I remember my first board meeting. Sitting around the table with 17 other Godly men and women was quite the intimidating experience. I was 24. When one of the most influential board members addressed me directly, I knew I was in for it.
We were disagreeing on a decision that had huge ramifications for years to come. I had voiced my opinion. The board members had voiced theirs. And then this one board member turned to me and said, “You know, Kevin, in times like this when we disagree on important decisions, we need to look at what Scripture tells us…”
"The glory of young men is their strength, but the splendor of old men is their gray hair” (Proverbs 20:29).
His point was clear: Old men possess wisdom. Young men don’t. I was not old, therefore I didn’t possess wisdom.
After I picked myself up off the floor, and bit my tongue from saying anything I would later regret, I just nodded in return and said, “Thanks.” That verse is true. Old men have seen life unfold. The scars and wrinkles on their body represent different seasons, or experiences, where they saw God’s faithfulness in many different ways.
Young people, on the other hand, haven’t. Their faith and wisdom are raw. They are unrefined and quite often, untested. Yet young people feel strong and invincible. This strength leads them to do things that makes old people gasp.
For the past 20 years I have worked with – or very close to – college students from all over the country. It was a rich season for me, filled with great memories. As I think back to the years I’ve spent with these college students, I realized I have been shaped by them in profound ways.
If I boil them down into big categories, here are the top three lessons they have taught me about faith:
1. Our faith sets us free to be undignified in worship.
Fifteen years ago a college student asked me if I minded that he raise his hands during the worship time. In humility, he was asking because he didn’t want to be a distraction to those around him.
This was foreign to me. I had grown up in a conservative Baptist church. The one time I remember a lady raising her hands to worship near me, my sister and I imitated her and giggled the rest of the church service.
Young people don’t separate their emotions from their faith. Like at a good college football game, they want to loudly proclaim that God is good, that He is mighty, and that He is worthy of our worship. It’s not until us older people step in and convince them that acting a fool is…well…foolish that they stop.
In 2 Sam 6, King David is so excited that the ark of the Lord is finally in Jerusalem that he ran around and danced in the streets. His wife got mad, but David told her, “I will get even more undignified than this” (2 Samuel 6:22). He wasn’t worried about peoples’ perceptions. He was overcome with joy, and was freely expressing it.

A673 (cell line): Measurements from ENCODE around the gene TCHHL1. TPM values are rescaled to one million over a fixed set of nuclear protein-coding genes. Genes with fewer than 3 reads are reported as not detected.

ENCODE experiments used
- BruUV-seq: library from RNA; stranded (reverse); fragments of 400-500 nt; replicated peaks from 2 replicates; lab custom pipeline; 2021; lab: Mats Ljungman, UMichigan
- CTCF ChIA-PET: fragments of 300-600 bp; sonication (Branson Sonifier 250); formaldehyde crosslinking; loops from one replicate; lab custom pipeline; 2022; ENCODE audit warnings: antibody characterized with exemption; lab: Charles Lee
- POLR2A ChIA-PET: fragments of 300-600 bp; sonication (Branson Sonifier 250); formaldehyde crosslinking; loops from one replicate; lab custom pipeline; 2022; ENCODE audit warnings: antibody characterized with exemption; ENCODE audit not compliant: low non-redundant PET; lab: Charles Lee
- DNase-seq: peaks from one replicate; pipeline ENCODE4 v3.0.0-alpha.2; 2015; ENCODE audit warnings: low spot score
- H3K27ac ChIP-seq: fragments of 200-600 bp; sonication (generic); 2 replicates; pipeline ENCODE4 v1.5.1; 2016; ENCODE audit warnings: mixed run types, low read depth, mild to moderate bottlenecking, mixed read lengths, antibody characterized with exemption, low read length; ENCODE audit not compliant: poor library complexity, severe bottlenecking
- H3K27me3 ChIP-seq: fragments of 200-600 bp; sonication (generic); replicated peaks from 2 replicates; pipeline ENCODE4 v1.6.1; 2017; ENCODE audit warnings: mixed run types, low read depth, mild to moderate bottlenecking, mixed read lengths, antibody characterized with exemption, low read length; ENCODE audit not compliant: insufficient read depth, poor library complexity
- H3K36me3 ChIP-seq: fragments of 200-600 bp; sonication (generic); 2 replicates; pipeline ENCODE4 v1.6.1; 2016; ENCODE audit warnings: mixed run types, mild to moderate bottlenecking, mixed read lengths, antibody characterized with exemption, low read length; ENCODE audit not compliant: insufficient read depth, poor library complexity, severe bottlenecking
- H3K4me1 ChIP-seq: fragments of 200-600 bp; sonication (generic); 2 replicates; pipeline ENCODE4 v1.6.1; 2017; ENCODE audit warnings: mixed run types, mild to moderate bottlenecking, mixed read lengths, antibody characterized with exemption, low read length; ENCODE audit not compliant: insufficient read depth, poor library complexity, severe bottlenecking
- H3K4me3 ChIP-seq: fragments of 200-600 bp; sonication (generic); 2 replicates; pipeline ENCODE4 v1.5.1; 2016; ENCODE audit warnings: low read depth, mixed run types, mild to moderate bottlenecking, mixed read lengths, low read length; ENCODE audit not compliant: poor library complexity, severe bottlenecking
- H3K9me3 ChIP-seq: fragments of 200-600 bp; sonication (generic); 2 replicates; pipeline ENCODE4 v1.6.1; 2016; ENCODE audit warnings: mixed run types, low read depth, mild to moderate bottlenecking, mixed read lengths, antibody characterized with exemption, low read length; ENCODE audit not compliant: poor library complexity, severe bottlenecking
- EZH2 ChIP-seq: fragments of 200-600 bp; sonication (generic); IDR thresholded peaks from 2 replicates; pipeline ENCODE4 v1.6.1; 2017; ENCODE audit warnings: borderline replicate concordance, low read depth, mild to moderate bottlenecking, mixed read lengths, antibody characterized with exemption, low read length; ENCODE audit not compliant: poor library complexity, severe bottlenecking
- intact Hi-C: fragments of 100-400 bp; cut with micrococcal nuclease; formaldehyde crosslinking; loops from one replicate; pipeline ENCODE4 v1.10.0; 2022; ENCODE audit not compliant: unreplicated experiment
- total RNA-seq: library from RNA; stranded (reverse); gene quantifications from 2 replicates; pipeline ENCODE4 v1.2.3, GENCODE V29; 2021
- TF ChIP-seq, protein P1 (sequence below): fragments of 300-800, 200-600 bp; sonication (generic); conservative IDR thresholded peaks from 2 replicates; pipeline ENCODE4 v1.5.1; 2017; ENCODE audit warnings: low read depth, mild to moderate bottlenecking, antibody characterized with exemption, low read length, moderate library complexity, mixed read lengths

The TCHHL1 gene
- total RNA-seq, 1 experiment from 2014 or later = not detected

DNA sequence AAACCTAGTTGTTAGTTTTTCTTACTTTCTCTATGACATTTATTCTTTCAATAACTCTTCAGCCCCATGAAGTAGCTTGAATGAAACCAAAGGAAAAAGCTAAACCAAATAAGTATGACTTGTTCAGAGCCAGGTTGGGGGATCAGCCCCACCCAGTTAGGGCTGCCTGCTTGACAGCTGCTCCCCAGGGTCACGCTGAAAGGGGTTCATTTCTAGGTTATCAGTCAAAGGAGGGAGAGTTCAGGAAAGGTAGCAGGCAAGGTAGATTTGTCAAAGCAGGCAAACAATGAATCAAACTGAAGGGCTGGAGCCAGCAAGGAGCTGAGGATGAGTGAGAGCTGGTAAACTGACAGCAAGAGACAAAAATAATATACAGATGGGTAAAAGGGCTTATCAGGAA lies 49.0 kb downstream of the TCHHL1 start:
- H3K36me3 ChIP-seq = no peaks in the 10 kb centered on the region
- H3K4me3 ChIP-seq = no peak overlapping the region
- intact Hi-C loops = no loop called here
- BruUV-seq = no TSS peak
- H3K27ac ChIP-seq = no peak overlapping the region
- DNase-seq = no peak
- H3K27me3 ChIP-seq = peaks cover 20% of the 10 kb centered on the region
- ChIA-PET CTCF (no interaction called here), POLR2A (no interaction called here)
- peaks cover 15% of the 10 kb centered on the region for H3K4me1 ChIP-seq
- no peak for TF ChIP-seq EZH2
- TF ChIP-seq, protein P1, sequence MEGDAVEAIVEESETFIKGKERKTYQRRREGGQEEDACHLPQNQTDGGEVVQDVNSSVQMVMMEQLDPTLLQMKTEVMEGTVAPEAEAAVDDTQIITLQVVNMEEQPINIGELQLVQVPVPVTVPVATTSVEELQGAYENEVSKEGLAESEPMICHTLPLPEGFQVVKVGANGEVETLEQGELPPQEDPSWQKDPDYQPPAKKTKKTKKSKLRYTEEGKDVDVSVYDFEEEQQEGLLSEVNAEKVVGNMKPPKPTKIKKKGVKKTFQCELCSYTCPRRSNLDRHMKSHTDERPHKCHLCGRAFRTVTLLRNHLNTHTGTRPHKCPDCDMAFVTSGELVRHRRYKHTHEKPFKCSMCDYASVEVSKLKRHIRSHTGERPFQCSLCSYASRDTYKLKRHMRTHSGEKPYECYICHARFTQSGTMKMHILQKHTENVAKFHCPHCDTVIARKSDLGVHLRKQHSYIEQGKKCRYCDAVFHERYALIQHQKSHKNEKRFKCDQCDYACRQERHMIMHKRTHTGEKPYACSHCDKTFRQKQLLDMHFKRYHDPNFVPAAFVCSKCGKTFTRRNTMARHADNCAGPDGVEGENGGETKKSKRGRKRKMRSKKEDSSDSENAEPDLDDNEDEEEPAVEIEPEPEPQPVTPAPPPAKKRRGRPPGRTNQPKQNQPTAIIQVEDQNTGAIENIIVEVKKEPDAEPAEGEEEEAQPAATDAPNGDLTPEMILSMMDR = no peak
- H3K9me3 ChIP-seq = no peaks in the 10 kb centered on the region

2. Our faith blinds us to intimidation.
If you’ve ever been on a mission trip, you know what it’s like to freely talk about your faith. There’s something about sharing it with foreign people that allows you lose all your inhibitions.
College students have modeled for me a willingness to step way out there on the thinest part of the branch in sharing their faith. I have been woken up in the middle of the night because one wanted help sharing the Gospel with someone.
As we get older, our stuff makes living out our faith much more risky. After all, we have spouses, kids, mortgages, college tuition to save up for, etc. We can’t “afford” to follow the Spirit’s leading at times.
Again, David is a great example here. Remember when he heard Goliath off in the distance picking a fight with the Israelites. David was a young boy delivering cheese to his brothers in battle when he heard Goliath yelling. Then David said, “For who is this uncircumcised Philistine, that he should defy the armies of the living God?”
If our faith is centered on the Lord Jesus, we can step out in confidence, and trust God with the results.
3. Our faith expresses itself through righteousness and justice.
This is probably the best lesson I have learned from young people. Our faith doesn’t just lead us to critique the Sunday sermon. It isn’t about dressing my kids up right and making them sit still through a Sunday service. Our faith is meant to be lived out on this earth.
Watch college students today. Many of them are loving the poor, renovating homes, working in orphanages, teaching in the inner city, rescuing women from sex trafficking, and the list goes on.
Their faith is active. It is resulting in good works.
I think of Amos 5:24: “But let justice roll down like waters, and righteousness like an ever-flowing stream.”
College students have reminded me that we are to shine like stars, to be a city on a hill, and to be the very leaves of healing on this earth.
All that to say, there is much to learn from older, wiser, believers. But let’s not discount the young as well. Each and every day they are teaching us volumes about the Christ-centered Life.
What lessons have you learned from young believers?